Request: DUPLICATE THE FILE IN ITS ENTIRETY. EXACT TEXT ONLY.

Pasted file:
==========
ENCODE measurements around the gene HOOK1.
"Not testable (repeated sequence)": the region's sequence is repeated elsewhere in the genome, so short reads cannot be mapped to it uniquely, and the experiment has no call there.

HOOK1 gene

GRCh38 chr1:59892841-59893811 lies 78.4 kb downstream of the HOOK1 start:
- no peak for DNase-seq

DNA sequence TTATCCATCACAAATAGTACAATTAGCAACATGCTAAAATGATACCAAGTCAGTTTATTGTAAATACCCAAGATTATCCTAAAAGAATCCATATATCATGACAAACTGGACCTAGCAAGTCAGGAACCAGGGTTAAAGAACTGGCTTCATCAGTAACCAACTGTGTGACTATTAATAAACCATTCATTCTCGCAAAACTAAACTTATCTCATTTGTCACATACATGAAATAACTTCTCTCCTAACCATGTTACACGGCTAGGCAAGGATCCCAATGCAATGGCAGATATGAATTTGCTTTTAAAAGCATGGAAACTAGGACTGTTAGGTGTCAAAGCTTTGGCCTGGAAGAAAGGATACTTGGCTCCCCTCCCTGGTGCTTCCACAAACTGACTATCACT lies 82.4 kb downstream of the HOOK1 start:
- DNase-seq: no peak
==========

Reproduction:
ENCODE measurements around the gene HOOK1.
"Not testable (repeated sequence)": the region's sequence is repeated elsewhere in the genome, so short reads cannot be mapped to it uniquely, and the experiment has no call there.

HOOK1 gene

GRCh38 chr1:59892841-59893811 lies 78.4 kb downstream of the HOOK1 start:
- no peak for DNase-seq

DNA sequence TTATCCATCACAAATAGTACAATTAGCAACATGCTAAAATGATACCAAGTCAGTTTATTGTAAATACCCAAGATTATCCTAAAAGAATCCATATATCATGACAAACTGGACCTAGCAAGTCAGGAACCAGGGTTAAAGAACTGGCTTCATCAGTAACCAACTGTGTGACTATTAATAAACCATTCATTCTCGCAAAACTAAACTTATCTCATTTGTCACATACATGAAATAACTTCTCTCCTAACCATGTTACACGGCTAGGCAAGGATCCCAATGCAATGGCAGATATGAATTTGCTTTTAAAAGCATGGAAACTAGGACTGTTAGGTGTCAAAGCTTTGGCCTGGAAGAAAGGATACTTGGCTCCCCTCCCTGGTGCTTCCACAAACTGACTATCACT lies 82.4 kb downstream of the HOOK1 start:
- DNase-seq: no peak